We started to see some Finback Whales (or Fin Whale or Razorback) which everyone was excited about. I was surprised and pleased with this as my experience in our area rarely found many of the Great Whales, which includes all the baleens, around nowadays except perhaps the Minke. Linda and I have traveled north of home on several occasions when hoping to see whales - for example, into the Bay of Fundy area or around Newfoundland. Although our primary purpose today was seeking pelagic birds I’m certain nobody objected to a diversion to get closer to these mammals.

Finback Whale

A Pair of Greater Shearwaters on the water. You can see the light wasn’t as advantageous this time of day, about 0700, as I’d hoped. These shots were taken at 1/800 second.

Greater Shearwater Greater Shearwater

Gulls in the chum stream Meanwhile at the stern, Dan continued to chum, sometimes alone, at others times with another party assisting. I stayed near him to keep an eye on what may be developing in Odyssey's wake but this trip was realizing much less activity than we hoped. We had Herring Gulls in smaller groups following Odyssey with an occasional Great Black-backed but other than gulls none of the other pelagics were present we’d hoped to see.

I figured this dearth of birding opportunities wouldn’t make Derek any too pleased with his concern over customer satisfaction... We discussed this occasionally when he was taking a break from his intercom duties. I indicted that birding was much like a fishing expedition – you just never know what one may find. I’ve stated before and will do so again, you may go out on any particular day and be disappointed with what you find, however, if you don’t get out at all it’s a certainty you won’t see anything. I had no regrets about the morning and was enjoying myself as the time fly by.

The apparent deficiency of sightings wasn’t due to any lack of effort. The spotters and crew along with all the participants were glued to their binoculars searching and Captain Dan clearly was up for anything in the timeframe the charter allotted our group. We had a wonderful group of people onboard Odyssey.

Dan Nickerson broadcasting chum- he was one of the hardest working people on the boat this morning. I knew that locating near the chum stream at the stern would allow some good photographic opportunities but besides olfactory issues after a time this area was becoming slippery from the oil. It wasn’t just the deck, but the rails and all around. Dan warned me to be careful with good reason. With both hands on the camera any quick movement could easily throw you off balance. Even on this fairly calm day one could still get jolted around quite a bit.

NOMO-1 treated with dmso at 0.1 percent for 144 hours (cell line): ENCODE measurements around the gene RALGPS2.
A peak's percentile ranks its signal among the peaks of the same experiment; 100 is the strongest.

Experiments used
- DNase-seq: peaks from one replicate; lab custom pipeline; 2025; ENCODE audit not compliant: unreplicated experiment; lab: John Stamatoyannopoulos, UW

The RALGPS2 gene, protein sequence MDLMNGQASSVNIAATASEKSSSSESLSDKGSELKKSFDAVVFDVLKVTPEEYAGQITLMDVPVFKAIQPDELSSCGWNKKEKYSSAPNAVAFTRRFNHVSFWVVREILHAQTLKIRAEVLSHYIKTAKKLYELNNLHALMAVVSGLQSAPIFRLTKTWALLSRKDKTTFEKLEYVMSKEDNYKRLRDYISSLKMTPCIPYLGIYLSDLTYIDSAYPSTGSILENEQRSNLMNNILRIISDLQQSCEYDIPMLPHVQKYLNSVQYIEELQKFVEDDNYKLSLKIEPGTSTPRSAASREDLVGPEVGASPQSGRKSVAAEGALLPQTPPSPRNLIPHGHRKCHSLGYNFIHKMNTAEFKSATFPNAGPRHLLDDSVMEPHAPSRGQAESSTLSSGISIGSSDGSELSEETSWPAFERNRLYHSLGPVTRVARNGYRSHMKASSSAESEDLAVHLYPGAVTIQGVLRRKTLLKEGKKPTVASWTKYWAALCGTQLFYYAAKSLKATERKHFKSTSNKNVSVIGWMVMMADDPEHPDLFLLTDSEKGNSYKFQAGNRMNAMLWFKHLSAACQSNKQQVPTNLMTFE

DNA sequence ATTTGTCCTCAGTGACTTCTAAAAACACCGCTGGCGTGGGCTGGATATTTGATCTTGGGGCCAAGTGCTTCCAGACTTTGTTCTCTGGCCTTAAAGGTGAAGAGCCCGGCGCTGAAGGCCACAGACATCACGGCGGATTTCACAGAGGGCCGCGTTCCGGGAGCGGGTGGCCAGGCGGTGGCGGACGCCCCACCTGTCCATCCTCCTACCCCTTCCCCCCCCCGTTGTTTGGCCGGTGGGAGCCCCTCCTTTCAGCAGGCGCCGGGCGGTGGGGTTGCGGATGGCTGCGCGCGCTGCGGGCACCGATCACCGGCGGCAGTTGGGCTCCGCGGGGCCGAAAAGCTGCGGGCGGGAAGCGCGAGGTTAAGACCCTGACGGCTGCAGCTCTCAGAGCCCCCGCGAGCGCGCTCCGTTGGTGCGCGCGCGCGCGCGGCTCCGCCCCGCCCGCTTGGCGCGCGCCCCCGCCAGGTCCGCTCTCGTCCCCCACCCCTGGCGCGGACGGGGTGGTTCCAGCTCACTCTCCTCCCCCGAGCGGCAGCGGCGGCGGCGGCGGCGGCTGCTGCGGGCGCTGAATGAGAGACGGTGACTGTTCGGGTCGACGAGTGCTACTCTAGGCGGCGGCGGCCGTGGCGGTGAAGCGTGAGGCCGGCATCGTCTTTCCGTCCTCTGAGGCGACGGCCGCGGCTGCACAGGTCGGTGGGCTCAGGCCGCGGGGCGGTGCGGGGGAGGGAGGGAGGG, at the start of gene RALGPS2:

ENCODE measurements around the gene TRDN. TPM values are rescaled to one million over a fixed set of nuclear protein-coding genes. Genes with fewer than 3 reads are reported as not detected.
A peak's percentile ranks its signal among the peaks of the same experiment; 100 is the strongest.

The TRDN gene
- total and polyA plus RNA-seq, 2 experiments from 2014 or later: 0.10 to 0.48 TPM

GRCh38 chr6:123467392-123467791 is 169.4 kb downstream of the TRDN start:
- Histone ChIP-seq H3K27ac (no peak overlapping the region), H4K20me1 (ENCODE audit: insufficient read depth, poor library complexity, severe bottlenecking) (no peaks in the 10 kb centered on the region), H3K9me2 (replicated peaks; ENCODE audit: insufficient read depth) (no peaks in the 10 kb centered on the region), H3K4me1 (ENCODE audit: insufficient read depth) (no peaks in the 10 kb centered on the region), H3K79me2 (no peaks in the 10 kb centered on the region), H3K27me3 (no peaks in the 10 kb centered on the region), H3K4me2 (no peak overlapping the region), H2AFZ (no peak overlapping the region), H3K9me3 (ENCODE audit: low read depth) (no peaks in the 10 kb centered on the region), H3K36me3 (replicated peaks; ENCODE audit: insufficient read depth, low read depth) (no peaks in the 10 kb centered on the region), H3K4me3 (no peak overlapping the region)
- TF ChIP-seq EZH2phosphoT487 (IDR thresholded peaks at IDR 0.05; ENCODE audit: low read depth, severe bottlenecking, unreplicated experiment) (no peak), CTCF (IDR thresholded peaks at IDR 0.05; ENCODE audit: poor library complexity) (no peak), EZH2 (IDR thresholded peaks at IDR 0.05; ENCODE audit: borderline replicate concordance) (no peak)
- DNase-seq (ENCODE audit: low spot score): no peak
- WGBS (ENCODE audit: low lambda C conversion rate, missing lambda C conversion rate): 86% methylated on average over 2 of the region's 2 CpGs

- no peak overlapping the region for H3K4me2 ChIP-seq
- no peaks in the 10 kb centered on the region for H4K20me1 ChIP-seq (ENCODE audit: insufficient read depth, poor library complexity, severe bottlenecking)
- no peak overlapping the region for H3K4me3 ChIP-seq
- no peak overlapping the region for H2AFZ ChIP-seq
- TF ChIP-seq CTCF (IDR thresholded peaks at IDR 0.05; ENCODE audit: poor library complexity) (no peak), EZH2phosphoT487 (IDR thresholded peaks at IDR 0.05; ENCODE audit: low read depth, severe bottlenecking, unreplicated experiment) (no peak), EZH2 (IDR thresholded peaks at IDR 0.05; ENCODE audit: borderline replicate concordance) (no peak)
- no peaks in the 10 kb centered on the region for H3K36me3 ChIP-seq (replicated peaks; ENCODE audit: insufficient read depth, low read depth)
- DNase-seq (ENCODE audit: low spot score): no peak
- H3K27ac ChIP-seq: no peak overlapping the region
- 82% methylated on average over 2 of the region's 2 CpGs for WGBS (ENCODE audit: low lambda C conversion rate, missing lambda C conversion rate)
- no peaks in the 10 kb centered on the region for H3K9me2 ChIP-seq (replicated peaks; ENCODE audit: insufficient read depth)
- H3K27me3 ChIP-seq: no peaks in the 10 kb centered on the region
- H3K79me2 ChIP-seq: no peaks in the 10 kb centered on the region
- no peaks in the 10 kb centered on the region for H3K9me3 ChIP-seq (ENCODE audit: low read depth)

Dan Nickerson Dan chumming

Below - Dan had been chumming constantly all this time. When he asked what time it was he commented that he had to be more careful with pacing the goods going overboard as it appeared he was going to run out before he’d have preferred. With this news I figured that this was about as good as it was going to get so decided to line up some shots on the birds we had following. Although we didn’t have the traffic we’d hoped there were still a decent group of gulls about and time to find some new species that may be in the area. I believe we were a bit spoiled after last year's tremendous turn out of birds.
Herring Gull watching the chum stream

You may recall earlier in this journal I mentioned the resolution and file size of the Canon EOS 1Ds Mark III camera I was using for these images. By the time these photographs are posted on my website they have been significantly reduced from the digital capture at the camera and/or the master enhanced versions, which I generally archive as tiffs. To provide an idea of what the Mark III camera produces I’ve created an example as noted below. The first image of a Herring Gull is the full frame version off the camera – it’s not cropped but has been significantly reduced for display here. In the raw format this image is 5,616 pixels wide by 3,744 in height at a resolution of 360 pixels per inch. This file would easily create a 16" X 24" hi-res print with good detail. This web version is 950 by 644 pixels at a resolution of 96 PPI - notably smaller. You can see this gull was fairly close with about as poor a background, gray sky, as one can achieve - the shot was at 280mm, not wide enough to get the bird’s wingtips in the field of view. This is okay as I was looking for a detail shot which this demonstration will indicate.

Herring Gull

Find below another version of the full frame shot. This time I’ve framed a portion of the image and included the 100% view of the area similar to how it would appear on my computer monitor with the image at full size. In any event, I believe you can get the idea, even at this reduced resolution. The expanded tail feather section is the photograph I was seeking. I have many similar to the full frame shot archived that were photographed in superior conditions and really don’t need more. All things considered with the field conditions being as they were, this image is nothing special although the master file printed would look fine. I would comment however and I hope you agree - the Mark III camera resolution is quite impressive…

Herring Gull demonstration

Kiro's Gull Sampler...

To avoid redundancy I’m not going to post a major group of gull images from the morning. It wasn’t an especially auspicious day compared to others for birding or photography in the end result. Even so with the overcast already at odds for creating sharp images at quick shutter speeds and the less than target rich environment, I wouldn’t have missed this trip. If Derek did this again the next weekend I would sign up and be ready to go…